Christmas-style spending came early in Bermuda as the America’s Cup boosted May retail sales by close to 10 per cent to $106.7 million.
It is the biggest single increase in at least nine years — before the global financial crisis in 2008.
The Retail Sales Index for the month showed a 9.8 per cent increase over the same month last year, or 8.4 per cent after inflation is factored in.
The figure compared to a 2 per cent fall in the same month last year, while December 2016 logged a 3 per cent increase to $108.9 million.
All sectors except motor vehicle sales showed an increase, with the “all other stores” category showing a 15.8 per cent increase in sales receipts.
The America’s Cup started on May 27 and finished a month later, attracting thousands of visitors to the island.
When overseas purchases by residents, which totalled $5 million, are included, the total spend for May was $111.7 million.
Marine and boat supplies stores, part of the all other stores category, saw a massive leap in gross receipts for the month — up 64.8 per cent.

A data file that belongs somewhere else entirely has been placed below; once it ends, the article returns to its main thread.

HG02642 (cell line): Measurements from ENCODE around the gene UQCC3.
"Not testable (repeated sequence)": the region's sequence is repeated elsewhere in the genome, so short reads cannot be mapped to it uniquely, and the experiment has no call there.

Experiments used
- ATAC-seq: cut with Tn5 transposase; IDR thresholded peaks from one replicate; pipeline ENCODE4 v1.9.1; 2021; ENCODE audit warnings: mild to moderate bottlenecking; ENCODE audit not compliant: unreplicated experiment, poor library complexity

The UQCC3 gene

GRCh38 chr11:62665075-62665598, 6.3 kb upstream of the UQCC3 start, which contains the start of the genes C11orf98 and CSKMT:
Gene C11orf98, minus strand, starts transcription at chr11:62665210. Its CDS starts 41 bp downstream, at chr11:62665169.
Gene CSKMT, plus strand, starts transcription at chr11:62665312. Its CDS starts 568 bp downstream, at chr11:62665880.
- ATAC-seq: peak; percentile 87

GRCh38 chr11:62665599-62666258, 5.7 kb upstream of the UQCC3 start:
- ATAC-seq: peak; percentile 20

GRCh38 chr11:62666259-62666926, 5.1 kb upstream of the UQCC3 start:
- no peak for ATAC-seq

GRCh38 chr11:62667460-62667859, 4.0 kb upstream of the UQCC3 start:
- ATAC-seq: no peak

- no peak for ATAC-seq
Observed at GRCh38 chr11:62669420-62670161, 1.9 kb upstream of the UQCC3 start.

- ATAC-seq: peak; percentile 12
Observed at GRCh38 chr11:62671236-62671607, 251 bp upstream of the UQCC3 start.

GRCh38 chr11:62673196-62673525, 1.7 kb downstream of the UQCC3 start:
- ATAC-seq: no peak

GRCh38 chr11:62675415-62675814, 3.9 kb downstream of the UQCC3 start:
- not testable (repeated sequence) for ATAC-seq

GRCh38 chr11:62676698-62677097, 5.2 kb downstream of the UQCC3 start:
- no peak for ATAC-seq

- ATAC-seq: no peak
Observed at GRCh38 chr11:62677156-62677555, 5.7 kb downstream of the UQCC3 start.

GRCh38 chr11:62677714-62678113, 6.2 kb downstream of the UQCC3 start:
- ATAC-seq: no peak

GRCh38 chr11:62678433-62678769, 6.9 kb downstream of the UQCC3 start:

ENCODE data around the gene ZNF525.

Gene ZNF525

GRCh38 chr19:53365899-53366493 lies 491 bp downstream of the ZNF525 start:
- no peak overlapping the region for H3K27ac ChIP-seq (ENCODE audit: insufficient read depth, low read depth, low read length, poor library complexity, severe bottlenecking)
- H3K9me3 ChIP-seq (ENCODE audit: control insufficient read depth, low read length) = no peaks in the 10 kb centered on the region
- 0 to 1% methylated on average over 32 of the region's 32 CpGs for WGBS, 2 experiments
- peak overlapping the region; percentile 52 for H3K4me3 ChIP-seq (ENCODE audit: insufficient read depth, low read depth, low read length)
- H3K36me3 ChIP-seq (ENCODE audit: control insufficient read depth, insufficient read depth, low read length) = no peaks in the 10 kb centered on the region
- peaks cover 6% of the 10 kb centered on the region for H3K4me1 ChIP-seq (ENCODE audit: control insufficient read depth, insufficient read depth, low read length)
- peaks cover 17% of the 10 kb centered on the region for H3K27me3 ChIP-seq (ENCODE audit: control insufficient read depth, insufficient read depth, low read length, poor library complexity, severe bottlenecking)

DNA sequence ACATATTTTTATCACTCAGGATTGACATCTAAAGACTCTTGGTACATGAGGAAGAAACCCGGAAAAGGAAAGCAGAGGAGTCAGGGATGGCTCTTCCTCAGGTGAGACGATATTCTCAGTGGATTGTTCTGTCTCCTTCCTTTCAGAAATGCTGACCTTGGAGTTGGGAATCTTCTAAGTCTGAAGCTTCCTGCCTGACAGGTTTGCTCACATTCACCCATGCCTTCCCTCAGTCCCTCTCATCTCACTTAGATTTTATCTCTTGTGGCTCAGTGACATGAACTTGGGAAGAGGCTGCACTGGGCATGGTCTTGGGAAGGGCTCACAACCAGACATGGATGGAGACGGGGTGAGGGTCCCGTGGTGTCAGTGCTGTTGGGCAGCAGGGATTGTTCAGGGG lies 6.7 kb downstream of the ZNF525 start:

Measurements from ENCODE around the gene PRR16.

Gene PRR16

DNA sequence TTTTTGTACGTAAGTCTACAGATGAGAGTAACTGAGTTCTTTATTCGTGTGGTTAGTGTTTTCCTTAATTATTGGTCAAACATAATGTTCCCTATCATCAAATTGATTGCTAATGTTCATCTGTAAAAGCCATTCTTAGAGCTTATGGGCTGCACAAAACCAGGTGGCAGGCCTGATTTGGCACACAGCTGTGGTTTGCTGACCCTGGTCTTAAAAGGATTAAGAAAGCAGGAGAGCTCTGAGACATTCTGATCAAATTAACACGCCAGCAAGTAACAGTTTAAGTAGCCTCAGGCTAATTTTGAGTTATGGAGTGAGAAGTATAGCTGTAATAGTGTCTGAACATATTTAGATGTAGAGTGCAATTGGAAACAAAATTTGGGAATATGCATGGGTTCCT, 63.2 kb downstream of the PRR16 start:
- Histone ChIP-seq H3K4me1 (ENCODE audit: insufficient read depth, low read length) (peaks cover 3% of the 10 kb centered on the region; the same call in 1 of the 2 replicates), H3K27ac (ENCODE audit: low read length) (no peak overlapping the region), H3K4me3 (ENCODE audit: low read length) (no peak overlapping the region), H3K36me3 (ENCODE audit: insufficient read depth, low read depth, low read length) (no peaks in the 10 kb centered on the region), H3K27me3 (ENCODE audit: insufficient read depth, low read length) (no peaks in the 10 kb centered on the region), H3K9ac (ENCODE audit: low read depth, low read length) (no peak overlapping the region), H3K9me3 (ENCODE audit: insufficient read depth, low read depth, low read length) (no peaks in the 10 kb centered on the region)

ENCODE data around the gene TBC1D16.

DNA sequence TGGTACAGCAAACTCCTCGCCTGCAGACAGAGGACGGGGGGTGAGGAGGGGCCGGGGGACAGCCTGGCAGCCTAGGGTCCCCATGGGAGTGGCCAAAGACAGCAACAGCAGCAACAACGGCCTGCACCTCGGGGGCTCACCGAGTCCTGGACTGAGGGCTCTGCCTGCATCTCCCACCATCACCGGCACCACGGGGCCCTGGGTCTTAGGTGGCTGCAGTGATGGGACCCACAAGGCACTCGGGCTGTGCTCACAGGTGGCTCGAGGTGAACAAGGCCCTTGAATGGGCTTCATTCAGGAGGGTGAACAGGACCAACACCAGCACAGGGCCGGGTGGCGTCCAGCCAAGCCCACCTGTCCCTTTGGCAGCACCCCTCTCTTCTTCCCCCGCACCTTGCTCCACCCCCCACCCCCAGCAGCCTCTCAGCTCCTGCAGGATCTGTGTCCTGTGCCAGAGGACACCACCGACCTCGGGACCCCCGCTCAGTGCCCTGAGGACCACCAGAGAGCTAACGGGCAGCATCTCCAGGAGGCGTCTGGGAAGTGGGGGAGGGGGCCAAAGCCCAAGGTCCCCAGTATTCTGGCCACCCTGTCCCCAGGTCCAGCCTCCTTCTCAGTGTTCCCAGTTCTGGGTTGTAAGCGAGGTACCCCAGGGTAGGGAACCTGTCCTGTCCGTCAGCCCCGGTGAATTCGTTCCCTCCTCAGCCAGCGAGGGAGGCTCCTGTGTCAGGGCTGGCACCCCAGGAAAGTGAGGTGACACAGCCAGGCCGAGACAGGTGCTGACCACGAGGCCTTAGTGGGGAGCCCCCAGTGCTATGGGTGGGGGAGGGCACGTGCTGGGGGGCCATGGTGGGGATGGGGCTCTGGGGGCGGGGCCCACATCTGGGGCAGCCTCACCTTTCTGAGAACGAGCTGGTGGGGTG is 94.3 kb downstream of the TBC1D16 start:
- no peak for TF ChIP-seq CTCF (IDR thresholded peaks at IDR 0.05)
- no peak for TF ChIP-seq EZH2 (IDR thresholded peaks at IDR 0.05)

Receipts for furniture, appliances and electronics went up by 22.6 per cent and other miscellaneous sales rose by 9.4 per cent.
Pharmacies reported 6.5 per cent increase in sales revenue.
After including inflation, the all other stores category went up 16.4 per cent.
The clothing stores category saw a 14.8 per cent increase in sales, largely attributed to sales of America’s Cup merchandise.
That compared to a fall of 7.5 per cent recorded for the same month in 2016.
Receipts from the sale of building materials rose 12 per compared to May last year, the result of bigger demand due to building projects. After adjustment for inflation, the sales volume went up 12.1 per cent.
Sales of liquor and food also rose, with liquor sales recording an 8.6 per cent rise, while food sales increased by 7.3 per cent.
Those increases were attributed to an extra shopping day over the month and demand from visiting yachts and boats.
By volume — after inflation — sales of liquor and food went up 2.6 per cent and 4.2 per cent respectively.
Service stations also saw an increase in sales value by 15.2 per cent compared to May 2016. The increase was attributed partly to a 7.9 per increase in the price of fuel.
After inflation adjustment, the sales volume in the service station sector rose by 6.8 per cent.
Motor vehicle sellers, however, saw a 10.1 per cent decrease in sales receipts, put down to a 10.5 per cent fall in the volume of sales.